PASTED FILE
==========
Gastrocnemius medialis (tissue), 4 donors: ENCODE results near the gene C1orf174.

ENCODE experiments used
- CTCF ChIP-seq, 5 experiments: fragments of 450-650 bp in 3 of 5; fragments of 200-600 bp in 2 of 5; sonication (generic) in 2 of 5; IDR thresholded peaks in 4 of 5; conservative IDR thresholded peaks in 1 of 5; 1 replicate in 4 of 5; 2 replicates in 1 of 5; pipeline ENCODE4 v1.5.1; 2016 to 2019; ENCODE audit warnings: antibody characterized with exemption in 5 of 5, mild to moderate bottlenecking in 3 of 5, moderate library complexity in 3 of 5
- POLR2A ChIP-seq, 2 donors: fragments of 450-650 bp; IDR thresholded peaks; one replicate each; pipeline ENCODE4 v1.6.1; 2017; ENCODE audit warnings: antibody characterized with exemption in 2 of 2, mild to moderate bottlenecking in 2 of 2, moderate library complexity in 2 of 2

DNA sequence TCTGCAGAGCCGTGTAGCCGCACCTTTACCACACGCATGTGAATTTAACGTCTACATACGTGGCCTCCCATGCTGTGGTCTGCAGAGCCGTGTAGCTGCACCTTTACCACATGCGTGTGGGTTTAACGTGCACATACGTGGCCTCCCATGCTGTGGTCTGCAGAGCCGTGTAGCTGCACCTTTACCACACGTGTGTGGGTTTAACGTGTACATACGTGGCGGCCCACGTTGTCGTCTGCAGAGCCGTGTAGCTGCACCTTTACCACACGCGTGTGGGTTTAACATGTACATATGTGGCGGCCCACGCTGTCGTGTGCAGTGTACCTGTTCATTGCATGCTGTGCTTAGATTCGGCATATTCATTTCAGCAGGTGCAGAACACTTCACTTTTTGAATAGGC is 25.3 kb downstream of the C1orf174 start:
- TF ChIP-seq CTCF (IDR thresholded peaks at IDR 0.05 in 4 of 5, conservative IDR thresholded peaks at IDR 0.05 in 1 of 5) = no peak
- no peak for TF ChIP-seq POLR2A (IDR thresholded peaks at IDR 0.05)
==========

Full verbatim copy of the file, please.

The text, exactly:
Gastrocnemius medialis (tissue), 4 donors: ENCODE results near the gene C1orf174.

ENCODE experiments used
- CTCF ChIP-seq, 5 experiments: fragments of 450-650 bp in 3 of 5; fragments of 200-600 bp in 2 of 5; sonication (generic) in 2 of 5; IDR thresholded peaks in 4 of 5; conservative IDR thresholded peaks in 1 of 5; 1 replicate in 4 of 5; 2 replicates in 1 of 5; pipeline ENCODE4 v1.5.1; 2016 to 2019; ENCODE audit warnings: antibody characterized with exemption in 5 of 5, mild to moderate bottlenecking in 3 of 5, moderate library complexity in 3 of 5
- POLR2A ChIP-seq, 2 donors: fragments of 450-650 bp; IDR thresholded peaks; one replicate each; pipeline ENCODE4 v1.6.1; 2017; ENCODE audit warnings: antibody characterized with exemption in 2 of 2, mild to moderate bottlenecking in 2 of 2, moderate library complexity in 2 of 2

DNA sequence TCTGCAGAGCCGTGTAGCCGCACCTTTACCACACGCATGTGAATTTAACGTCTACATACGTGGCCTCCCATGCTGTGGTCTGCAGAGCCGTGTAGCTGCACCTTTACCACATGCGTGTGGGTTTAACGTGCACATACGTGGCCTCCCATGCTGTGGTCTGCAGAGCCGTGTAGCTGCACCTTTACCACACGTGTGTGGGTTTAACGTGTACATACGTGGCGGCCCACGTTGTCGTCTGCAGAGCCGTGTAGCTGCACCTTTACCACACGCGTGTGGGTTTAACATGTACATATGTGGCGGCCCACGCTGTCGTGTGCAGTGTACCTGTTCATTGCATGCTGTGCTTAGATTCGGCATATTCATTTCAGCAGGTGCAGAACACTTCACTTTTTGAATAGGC is 25.3 kb downstream of the C1orf174 start:
- TF ChIP-seq CTCF (IDR thresholded peaks at IDR 0.05 in 4 of 5, conservative IDR thresholded peaks at IDR 0.05 in 1 of 5) = no peak
- no peak for TF ChIP-seq POLR2A (IDR thresholded peaks at IDR 0.05)